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Is the Business Exodus to Texas Real?

Back Commentary Feb 1, 2021 By Winnie Comstock-Carlson

This story is part of our February 2021 issue. To subscribe, click here.

For nearly 160 years, waves of generations have taken the advice often attributed to author and newspaper editor Horace Greeley to “Go West, young man, go West and grow up with the country,” making California an economic powerhouse among the states.

But announcements in recent months that some of the state’s most iconic, homegrown tech companies, including Tesla, Hewlett Packard Enterprise and Oracle, are moving their headquarters to Texas has sparked what seems like speculation that California may not be so golden and that the Lone Star is burning brighter.

The exodus-to-Texas headlines suggest there are caravans of trucks driving east, and I realize many individuals are indeed leaving California for states where the cost of living might be less. As publisher of a business magazine in the Capital Region, the relocation of these large companies concerns me deeply, as the ripple effect could impact all of us. But a look behind the headlines seems to reveal a less dire story for California’s workforce and economy. 

In Tesla’s announcement, founder Elon Musk acknowledges the move was personal (one advantage in Texas: no state income tax) and says Tesla will continue to build cars at its Fremont assembly plant. The same is true of Oracle, which announced that many of the company’s 135,000 employees will have the freedom to work in any location they choose among its 284 locations around the world, including Rocklin and the Bay Area. HPE’s announcement says the company would continue to support its technology hub in San Jose. 

Moving a company’s headquarters doesn’t necessarily mean uprooting a large workforce. That is especially true in certain industries where more commerce is done over broadband than the highways, and employees can work from almost anywhere. That’s even true for the C-suite. Larry Ellison, Oracle’s founder and chairman of its board of directors, plans to work from Lanai, his semiprivate Hawaiian island, defying the idea that a headquarters is defined by having executives in corner offices.

Even so, no matter how symbolic, a company moving its headquarters sends a message. Technology companies that were birthed in the Bay Area have grown into global companies in a global economy. California now has to compete with places such as Denver and Austin, which have developed their own tech centers. And since the tech industry has evolved from hardware development to software products, competition now can come from every part of the world.

Just how competitive is California compared to other states? In its 2019 “Best States For Business” rankings, Forbes has California 31st in its comparison in six categories. Texas and Florida, which offer lower housing prices and have no state income tax, were ranked second and fifth, respectively.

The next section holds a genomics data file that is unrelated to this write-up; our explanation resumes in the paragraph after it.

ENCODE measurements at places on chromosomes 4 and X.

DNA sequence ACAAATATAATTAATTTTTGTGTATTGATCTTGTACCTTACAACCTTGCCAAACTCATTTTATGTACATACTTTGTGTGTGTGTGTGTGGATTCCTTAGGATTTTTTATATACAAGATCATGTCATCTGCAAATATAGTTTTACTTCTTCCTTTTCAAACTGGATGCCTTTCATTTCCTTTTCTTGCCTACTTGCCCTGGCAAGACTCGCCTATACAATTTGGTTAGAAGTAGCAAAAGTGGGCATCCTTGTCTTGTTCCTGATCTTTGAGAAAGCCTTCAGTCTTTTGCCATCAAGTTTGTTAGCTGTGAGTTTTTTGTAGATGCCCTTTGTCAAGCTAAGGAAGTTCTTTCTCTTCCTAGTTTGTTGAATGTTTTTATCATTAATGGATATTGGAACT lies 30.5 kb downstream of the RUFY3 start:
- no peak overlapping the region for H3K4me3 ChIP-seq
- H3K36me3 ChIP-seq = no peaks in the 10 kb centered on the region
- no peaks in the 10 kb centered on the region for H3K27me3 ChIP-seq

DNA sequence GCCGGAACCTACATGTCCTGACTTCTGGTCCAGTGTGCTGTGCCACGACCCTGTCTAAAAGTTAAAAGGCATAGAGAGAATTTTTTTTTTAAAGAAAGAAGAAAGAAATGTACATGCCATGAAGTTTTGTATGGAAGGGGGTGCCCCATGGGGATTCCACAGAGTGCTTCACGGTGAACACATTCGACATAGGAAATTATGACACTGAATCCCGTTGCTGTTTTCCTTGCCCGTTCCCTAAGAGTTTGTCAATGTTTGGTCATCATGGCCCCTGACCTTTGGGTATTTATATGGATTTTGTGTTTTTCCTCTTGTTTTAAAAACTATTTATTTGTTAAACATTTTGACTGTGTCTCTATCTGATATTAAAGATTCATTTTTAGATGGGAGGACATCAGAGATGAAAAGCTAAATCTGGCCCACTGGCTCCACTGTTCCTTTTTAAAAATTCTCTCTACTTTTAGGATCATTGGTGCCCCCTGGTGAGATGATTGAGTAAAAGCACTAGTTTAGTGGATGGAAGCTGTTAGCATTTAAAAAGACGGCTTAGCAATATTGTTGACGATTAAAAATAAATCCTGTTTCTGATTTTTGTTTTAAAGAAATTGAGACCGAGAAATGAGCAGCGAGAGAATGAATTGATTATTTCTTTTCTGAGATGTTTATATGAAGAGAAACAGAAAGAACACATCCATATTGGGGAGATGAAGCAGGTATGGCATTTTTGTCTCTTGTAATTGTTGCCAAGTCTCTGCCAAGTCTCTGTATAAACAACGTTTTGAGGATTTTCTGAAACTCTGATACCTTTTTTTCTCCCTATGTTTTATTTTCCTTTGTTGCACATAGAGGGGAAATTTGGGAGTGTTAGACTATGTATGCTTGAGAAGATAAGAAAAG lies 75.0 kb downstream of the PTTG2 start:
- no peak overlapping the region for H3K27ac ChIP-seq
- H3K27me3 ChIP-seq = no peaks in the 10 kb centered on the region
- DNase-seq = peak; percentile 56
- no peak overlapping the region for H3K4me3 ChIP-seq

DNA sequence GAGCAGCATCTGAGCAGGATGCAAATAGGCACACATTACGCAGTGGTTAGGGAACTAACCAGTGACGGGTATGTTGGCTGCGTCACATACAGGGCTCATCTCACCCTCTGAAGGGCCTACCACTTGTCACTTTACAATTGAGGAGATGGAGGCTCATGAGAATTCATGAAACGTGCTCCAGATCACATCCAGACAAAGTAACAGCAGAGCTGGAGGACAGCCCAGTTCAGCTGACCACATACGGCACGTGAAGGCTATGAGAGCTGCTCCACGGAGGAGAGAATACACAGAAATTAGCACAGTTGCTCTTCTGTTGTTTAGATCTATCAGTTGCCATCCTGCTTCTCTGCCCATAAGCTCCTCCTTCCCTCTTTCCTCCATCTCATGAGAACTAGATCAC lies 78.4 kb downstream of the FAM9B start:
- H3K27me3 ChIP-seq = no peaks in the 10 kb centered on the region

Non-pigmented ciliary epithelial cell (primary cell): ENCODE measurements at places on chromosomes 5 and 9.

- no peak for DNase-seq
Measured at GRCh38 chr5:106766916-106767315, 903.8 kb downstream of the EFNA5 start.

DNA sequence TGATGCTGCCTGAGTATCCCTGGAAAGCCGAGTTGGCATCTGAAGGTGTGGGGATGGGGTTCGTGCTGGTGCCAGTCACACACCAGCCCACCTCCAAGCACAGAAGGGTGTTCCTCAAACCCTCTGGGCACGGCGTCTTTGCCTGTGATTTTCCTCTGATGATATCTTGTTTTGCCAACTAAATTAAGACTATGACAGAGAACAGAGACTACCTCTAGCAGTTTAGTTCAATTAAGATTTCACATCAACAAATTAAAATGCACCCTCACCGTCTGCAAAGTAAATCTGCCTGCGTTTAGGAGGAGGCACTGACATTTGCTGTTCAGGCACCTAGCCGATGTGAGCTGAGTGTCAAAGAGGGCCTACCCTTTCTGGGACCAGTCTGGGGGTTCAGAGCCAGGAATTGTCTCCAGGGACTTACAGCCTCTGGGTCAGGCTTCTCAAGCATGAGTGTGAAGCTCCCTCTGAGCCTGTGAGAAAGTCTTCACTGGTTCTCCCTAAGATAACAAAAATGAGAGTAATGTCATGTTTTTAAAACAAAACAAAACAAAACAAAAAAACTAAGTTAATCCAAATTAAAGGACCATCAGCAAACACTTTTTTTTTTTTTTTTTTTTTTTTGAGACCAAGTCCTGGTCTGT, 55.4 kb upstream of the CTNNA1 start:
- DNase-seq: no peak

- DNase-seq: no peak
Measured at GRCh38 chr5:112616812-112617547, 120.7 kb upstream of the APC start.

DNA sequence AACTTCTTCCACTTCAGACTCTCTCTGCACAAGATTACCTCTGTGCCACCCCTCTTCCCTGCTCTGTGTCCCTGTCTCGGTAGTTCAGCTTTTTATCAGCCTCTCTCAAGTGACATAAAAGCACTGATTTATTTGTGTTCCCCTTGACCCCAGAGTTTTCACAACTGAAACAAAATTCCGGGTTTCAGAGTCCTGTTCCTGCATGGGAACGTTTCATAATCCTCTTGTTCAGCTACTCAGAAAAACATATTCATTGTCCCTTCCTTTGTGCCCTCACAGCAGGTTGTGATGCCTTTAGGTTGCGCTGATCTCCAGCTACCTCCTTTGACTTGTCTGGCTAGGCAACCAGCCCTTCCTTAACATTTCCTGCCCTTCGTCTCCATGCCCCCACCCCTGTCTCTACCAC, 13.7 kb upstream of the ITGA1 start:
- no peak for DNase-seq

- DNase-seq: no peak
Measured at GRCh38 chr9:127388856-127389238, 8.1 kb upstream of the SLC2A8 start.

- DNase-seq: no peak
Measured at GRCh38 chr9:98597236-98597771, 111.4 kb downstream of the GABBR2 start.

Notably, California ranked 47th among the states for the cost of doing business, with housing affordability one reason for that. We also scored a lowly 40th for the regulatory environment, perhaps reflecting the recent fight over the fate of gig workers and the zealousness of local governments and the state Legislature to over-regulate how business is done. Underscoring that point, the California Chamber of Commerce identified 50 pieces of proposed legislation that it labelled “job killer” bills in 2019 and 2020. Fortunately, only two were signed into law.

On the flip side, Forbes ranked California higher for the factors that have always sparked our economy: 10th for growth potential and first for economic climate. A big reason for that is access to venture capital, necessary to feed new businesses. A PwC report about 2019 shows that California led all states in venture funding that year with $58 billion that fueled 2,311 new businesses. 

In his conversation with Wall Street Journal Editor-in-Chief Matt Murray during the newspaper’s CEO Council Summit in December 2020, Musk says, “There’s a lot of things that are really great about California. … (But) if a team has been winning for too long, they do tend to get a little complacent, a little entitled, and they don’t win the championship anymore. California has been winning for a long time … and they’re taking (companies) for granted a little bit.”

With a new legislative session underway, elected officials need to pay attention. We need to do everything we can to ensure that both new and established businesses succeed and that we achieve that growth potential Forbes sees. As the Forbes ranking shows, “job killer” bills, even when not passed into law, send a strong symbolic message of their own.

Fewer of those would go a long way toward helping California continue to compete in a global economy where rivals come from every geographical direction. 

Winnie Comstock-Carlson
President and Publisher

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Peter (not verified)February 1, 2021 - 10:28am

A key consideration is that issue of venture capital investment. Long term, how sustainable are businesses who seek to reduce bottom line costs by moving to "cheaper" areas where they may find less spin offs created via venture injection of capital funds.
How sustainable are states who attract large numbers by enticement of low/zero taxes which means building up services and infrastructure needs which need met via state funding.
Europe has played the "rush to the lowest rung" of the industrial ladders, it doesnt bode well for long term unless somethign different is undertaken.

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